World Stem Cell Summit kicks off in SA with Public Education Day

1200+ scientists, patient advocates from 40 countries in town for summit

SAN ANTONIO – More than a thousand scientists, industry leaders and patient advocates from 40 countries are headed to San Antonio for the World Stem Cell Summit.

Organizers are calling it the center of the universe when it comes to stem cells and regenerative medicine.

On Tuesday the summit kicked off with Public Education Day, where some of the smartest scientists in the field broke the topic down into bite-sized pieces.

"To be able to replenish our cells that die within a tissue on a daily basis, in order for us to be able to heal wounds, we have to have stem cells," said Elaine Fuchs, an investigator for the Howard Hughes Medical Institute.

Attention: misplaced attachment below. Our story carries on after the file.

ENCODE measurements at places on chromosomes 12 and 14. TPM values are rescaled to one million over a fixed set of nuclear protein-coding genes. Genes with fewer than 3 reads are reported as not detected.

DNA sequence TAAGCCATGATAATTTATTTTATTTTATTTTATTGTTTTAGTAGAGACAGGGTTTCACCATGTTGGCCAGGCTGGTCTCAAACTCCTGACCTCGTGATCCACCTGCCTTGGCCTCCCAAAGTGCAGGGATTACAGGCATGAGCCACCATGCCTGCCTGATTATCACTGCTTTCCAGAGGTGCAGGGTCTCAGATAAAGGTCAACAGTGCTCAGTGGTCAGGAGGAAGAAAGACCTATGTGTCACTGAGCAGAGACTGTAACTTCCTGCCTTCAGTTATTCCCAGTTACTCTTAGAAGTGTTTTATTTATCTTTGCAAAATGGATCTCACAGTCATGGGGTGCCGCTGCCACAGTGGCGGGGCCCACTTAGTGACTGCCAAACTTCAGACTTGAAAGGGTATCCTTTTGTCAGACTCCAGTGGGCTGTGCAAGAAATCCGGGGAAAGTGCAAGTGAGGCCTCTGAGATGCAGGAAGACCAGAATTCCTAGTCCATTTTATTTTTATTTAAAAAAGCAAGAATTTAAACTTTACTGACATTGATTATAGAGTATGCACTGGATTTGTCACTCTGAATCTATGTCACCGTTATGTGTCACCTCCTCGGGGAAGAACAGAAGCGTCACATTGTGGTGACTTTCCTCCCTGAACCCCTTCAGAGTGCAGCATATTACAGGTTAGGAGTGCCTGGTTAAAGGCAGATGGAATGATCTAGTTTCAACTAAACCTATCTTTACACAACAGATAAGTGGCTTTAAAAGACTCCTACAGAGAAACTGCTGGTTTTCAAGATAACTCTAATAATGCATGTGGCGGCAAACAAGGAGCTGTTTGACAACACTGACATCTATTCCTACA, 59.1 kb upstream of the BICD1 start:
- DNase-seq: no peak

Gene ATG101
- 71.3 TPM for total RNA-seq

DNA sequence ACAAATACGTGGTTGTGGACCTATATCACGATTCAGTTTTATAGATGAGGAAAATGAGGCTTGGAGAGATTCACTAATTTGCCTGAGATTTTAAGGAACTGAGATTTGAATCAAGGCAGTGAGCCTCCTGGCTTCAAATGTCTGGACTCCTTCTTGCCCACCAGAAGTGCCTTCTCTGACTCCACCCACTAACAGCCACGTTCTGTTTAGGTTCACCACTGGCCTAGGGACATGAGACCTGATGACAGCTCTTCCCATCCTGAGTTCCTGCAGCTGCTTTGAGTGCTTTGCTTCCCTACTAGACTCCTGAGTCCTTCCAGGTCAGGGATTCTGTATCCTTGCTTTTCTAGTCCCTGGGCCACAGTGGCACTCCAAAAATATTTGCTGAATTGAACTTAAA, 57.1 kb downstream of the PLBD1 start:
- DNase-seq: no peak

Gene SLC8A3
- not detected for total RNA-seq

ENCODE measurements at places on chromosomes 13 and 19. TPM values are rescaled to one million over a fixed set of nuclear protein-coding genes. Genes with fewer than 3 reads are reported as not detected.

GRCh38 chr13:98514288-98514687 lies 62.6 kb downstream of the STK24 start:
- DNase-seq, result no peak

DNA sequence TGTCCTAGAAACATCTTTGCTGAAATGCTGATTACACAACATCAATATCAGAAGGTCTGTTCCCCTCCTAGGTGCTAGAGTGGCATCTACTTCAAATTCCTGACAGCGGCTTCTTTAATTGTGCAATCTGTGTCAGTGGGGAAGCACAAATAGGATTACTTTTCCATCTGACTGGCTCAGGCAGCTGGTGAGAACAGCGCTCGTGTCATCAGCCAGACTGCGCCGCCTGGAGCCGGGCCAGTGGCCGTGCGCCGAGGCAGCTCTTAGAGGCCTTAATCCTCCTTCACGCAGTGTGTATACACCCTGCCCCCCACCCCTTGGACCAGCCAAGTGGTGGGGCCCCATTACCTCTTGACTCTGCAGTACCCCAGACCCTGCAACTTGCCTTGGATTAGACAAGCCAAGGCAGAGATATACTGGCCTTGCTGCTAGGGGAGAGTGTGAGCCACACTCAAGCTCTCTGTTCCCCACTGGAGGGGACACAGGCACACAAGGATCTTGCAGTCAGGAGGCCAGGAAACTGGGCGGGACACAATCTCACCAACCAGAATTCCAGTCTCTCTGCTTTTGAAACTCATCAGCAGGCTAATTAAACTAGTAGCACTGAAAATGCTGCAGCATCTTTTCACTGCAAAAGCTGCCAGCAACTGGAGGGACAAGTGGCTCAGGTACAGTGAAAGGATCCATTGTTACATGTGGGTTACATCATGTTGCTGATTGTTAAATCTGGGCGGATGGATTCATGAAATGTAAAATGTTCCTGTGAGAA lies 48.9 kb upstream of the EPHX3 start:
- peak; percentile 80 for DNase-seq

She started her research in the field in the 1970s with work on skin stem cells, and said she was fascinated with creating skin in a petri dish that could then be used for burn therapy.

Fuchs spoke at Public Education Day about the most basic biology of stem cells and said that knowledge is leading to a new world in medicine.

"The biology of stem cells is gong to be and is being extremely valuable in terms of developing new therapies and coming up with new drugs to treat various different devastating diseases," Fuchs said.

Bernard Siegel, the founder of the World Stem Cell Summit, said stem cells could help the field of medicine shift from drugs and surgery to regeneration, which he called a game-changer.

"Imagine if we can actually treat and cure disease by inserting cells into the human body to regenerate damaged tissue and organs. It's a paradigm-shift," Siegel said.